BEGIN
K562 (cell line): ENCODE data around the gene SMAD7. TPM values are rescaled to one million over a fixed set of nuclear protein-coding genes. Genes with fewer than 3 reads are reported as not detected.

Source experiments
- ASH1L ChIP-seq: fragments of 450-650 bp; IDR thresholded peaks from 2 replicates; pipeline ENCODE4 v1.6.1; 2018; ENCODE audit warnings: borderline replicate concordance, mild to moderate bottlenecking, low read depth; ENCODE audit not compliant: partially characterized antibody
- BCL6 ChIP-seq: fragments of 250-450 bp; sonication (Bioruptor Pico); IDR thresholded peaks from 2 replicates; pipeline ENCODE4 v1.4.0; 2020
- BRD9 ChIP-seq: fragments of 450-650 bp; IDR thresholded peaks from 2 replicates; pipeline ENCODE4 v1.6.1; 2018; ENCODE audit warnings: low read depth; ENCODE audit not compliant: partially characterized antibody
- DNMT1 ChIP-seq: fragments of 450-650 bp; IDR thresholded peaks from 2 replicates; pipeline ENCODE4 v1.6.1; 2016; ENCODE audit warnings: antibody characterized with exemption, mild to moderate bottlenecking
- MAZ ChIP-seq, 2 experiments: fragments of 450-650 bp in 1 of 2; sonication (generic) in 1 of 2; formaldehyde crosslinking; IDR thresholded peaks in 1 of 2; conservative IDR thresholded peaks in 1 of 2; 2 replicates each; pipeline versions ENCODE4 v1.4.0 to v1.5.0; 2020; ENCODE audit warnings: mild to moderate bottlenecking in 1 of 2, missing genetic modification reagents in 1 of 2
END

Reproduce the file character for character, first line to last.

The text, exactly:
K562 (cell line): ENCODE data around the gene SMAD7. TPM values are rescaled to one million over a fixed set of nuclear protein-coding genes. Genes with fewer than 3 reads are reported as not detected.

Source experiments
- ASH1L ChIP-seq: fragments of 450-650 bp; IDR thresholded peaks from 2 replicates; pipeline ENCODE4 v1.6.1; 2018; ENCODE audit warnings: borderline replicate concordance, mild to moderate bottlenecking, low read depth; ENCODE audit not compliant: partially characterized antibody
- BCL6 ChIP-seq: fragments of 250-450 bp; sonication (Bioruptor Pico); IDR thresholded peaks from 2 replicates; pipeline ENCODE4 v1.4.0; 2020
- BRD9 ChIP-seq: fragments of 450-650 bp; IDR thresholded peaks from 2 replicates; pipeline ENCODE4 v1.6.1; 2018; ENCODE audit warnings: low read depth; ENCODE audit not compliant: partially characterized antibody
- DNMT1 ChIP-seq: fragments of 450-650 bp; IDR thresholded peaks from 2 replicates; pipeline ENCODE4 v1.6.1; 2016; ENCODE audit warnings: antibody characterized with exemption, mild to moderate bottlenecking
- MAZ ChIP-seq, 2 experiments: fragments of 450-650 bp in 1 of 2; sonication (generic) in 1 of 2; formaldehyde crosslinking; IDR thresholded peaks in 1 of 2; conservative IDR thresholded peaks in 1 of 2; 2 replicates each; pipeline versions ENCODE4 v1.4.0 to v1.5.0; 2020; ENCODE audit warnings: mild to moderate bottlenecking in 1 of 2, missing genetic modification reagents in 1 of 2